Draft Policies - DME


Hospital Beds and Related Equipment

Number:DME101.001

Posted Date:08-15-2018

Comment Period Ends:09-01-2018

Coverage:

*CAREFULLY CHECK STATE REGULATIONS AND/OR THE MEMBER CONTRACT*

HOSPITAL BEDS:

A fixed height hospital bed (HCPCS codes E0250, E0251, E0290, or E0291) may be considered medically necessary if one or more of the following criteria are met:

1. The individual requires positioning of the body to alleviate pain, promote good body alignment, prevent contractures and/or avoid respiratory infection, in ways not feasible with an ordinary bed;

2. The individual requires the head of the bed to be elevated more than 30 degrees most of the time due to congestive heart failure, chronic pulmonary disease, or problems with aspiration. NOTE 1: Pillows or wedges should first have been considered and ruled out. Elevation of the head/upper body less than 30 degrees does not usually require the use of a hospital bed; or

3. The individual requires special attachments (e.g., traction equipment) that cannot be attached to or used with an ordinary bed.

A variable height hospital bed (HCPCS codes E0255, E0256, E0292, or E0293) may be considered medically necessary if the individual meets one or more of the criteria for a fixed height hospital bed and requires a bed height different than a fixed height hospital bed to permit transfers to chair, wheelchair, or standing position. This includes, but is not limited to:

Severe arthritis;

Fractured hips or other lower extremity injuries;

Spinal cord injuries, including quadriplegia and paraplegia, multiple limb amputees;

Severe cardiac conditions (those individuals who are able to leave the bed, but must avoid the strain of “jumping” up or down); or

Stroke.

A semi-electric hospital bed (HCPCS codes E0260, E0261, E0294, or E0295) may be considered medically necessary if the individual meets one or more of the criteria for a fixed height hospital bed and requires frequent changes in body position or has an immediate need for a change in body position.

A heavy-duty, extra wide hospital bed (HCPCS codes E0301 or E0303) may be considered medically necessary if the individual meets one or more of the criteria for a fixed height hospital bed, and the individual’s weight is more than 350 pounds, but does not exceed 600 pounds.

An extra heavy-duty hospital bed (HCPCS codes E0302 or E0304 may be considered medically necessary if the individual meets one or more of the criteria for a fixed height hospital bed and the individual’s weight exceeds 600 pounds.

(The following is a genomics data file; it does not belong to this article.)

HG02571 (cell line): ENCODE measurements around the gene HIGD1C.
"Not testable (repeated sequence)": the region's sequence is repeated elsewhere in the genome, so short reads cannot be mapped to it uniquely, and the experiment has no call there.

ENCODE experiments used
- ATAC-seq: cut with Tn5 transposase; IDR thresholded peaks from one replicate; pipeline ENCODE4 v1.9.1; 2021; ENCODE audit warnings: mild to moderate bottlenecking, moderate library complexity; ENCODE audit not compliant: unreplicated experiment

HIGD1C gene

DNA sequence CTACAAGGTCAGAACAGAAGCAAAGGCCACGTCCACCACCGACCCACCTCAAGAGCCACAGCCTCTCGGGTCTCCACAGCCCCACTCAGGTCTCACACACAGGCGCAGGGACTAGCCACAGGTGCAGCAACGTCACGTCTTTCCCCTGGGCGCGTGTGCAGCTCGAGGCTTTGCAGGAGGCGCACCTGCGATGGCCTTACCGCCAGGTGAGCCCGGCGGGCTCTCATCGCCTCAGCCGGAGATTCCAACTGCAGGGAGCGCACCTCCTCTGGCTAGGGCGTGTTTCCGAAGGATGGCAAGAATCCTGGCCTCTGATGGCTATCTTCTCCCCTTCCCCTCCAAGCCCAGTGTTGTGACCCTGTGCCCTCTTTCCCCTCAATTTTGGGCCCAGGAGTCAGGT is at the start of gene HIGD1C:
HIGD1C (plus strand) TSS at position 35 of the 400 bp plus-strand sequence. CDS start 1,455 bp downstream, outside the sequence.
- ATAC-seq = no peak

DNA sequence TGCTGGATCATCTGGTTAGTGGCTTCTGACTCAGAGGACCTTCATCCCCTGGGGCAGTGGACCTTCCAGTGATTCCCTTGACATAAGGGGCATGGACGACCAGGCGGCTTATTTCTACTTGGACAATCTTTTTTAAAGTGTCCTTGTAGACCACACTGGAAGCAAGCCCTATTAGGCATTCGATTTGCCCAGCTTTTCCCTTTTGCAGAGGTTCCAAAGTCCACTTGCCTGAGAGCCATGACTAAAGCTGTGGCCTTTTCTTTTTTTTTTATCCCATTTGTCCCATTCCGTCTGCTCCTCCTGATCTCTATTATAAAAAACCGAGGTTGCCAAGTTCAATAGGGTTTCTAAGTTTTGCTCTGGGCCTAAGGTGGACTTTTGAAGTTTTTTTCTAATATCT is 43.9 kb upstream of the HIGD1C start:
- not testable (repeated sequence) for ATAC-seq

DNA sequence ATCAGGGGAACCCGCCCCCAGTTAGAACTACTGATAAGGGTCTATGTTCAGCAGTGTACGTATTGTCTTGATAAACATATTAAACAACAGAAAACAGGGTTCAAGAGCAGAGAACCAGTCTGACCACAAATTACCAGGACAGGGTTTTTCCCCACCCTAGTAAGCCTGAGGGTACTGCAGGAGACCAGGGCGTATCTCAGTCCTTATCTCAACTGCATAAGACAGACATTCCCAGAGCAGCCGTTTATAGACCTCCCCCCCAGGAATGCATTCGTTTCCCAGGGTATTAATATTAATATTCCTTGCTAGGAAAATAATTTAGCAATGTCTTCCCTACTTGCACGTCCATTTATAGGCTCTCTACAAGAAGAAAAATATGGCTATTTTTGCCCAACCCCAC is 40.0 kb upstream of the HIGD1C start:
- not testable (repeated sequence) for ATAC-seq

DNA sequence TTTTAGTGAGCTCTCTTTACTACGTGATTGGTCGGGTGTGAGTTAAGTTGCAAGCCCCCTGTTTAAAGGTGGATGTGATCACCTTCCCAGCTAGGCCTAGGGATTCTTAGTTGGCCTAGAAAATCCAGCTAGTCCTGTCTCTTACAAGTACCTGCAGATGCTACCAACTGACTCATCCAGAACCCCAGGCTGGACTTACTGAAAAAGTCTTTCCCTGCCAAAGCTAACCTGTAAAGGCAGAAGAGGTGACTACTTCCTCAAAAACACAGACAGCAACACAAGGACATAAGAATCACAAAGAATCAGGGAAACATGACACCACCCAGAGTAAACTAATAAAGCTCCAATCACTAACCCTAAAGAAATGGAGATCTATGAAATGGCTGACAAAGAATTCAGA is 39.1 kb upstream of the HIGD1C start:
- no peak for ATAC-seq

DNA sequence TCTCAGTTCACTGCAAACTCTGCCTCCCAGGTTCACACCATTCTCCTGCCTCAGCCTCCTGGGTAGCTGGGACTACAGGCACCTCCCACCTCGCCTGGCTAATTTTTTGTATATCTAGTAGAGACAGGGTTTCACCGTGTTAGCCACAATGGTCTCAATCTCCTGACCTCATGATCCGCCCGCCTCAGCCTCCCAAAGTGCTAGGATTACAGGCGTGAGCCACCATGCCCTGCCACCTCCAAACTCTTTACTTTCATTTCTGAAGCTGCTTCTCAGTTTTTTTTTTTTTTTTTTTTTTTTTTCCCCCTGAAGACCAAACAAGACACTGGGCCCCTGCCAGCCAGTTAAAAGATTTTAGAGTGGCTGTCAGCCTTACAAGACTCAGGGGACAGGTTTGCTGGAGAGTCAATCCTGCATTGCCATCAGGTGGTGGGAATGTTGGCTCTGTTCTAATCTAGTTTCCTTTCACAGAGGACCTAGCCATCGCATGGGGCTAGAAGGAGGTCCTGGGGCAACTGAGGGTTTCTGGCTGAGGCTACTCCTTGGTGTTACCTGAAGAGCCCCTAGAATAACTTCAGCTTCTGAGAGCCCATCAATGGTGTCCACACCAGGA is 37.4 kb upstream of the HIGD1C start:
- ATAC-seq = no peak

A total electric hospital bed (HCPCS codes E0265, E0266, E0296, or E0297) is rarely indicated except in cases of spinal cord injuries, brain injuries, and individuals with neurological damage that prevents them from getting in or out of bed. These individuals also require assistance with the basic activities of daily living (i.e., bathing, use of toilet).

Air-fluidized Beds:

Coverage of an air-fluidized bed (HCPCS code E0194) may be considered medically necessary when all the following criteria are met:

The individual has a stage III (full thickness tissue loss) or stage IV (deep tissue destruction) pressure sore; AND

The individual is bedridden or chair-bound as a result of limited mobility; AND

In the absence of an air-fluidized bed, the individual would require institutionalization; AND

The bed is ordered by the individual's attending physician based upon a comprehensive assessment and evaluation of the individual after a course of conservative treatment designed to optimize conditions that promote wound healing. The evaluation must be performed within one month prior to initiation of therapy with the air-fluidized bed; AND

The course of conservative treatment must have been at least one month in duration without progression toward wound healing. This month of prerequisite conservative treatment may include some period in an institution as long as there is documentation to verify that the necessary conservative treatment was rendered. Conservative treatment should include:

1. Frequent repositioning of the individual with particular attention to relief of pressure over bony prominences (usually every two hours); and

2. Use of a Group 2 support surface (see Pressure Reducing Support Services below) to reduce pressure and shear forces on healing ulcers and to prevent new ulcer formation; and

3. Necessary treatment to resolve any wound infection; and

4. Optimization of nutrition status to promote wound healing; and

5. Debridement by any means, including wet to dry gauze dressings, to remove devitalized tissue from the wound bed; and

6. Maintenance of a clean, moist bed of granulation tissue with appropriate moist dressing protected by an occlusive covering, while the wound heals; and